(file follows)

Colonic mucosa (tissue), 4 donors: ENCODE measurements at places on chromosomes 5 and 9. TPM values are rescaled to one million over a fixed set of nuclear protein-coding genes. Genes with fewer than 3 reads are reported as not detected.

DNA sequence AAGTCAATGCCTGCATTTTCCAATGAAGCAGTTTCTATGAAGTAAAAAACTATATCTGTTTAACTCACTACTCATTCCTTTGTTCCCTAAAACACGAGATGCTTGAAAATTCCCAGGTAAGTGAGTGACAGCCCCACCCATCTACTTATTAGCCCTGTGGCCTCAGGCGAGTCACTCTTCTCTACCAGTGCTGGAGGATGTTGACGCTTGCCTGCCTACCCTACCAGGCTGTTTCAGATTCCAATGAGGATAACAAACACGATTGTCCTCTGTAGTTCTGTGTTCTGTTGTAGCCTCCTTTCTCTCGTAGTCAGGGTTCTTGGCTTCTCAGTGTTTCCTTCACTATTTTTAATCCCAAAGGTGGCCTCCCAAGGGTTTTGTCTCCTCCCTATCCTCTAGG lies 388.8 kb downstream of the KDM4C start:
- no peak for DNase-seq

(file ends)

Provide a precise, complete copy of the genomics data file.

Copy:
Colonic mucosa (tissue), 4 donors: ENCODE measurements at places on chromosomes 5 and 9. TPM values are rescaled to one million over a fixed set of nuclear protein-coding genes. Genes with fewer than 3 reads are reported as not detected.

DNA sequence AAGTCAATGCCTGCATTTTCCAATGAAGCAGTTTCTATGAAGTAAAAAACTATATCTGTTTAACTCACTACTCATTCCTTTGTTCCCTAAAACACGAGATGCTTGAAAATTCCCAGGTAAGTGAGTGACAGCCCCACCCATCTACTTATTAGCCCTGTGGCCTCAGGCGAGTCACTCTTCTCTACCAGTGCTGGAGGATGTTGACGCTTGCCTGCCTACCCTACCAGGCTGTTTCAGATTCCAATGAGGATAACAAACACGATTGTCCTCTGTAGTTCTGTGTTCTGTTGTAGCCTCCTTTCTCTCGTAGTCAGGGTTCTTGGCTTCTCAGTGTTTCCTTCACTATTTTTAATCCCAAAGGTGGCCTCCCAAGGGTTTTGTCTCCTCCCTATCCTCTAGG lies 388.8 kb downstream of the KDM4C start:
- no peak for DNase-seq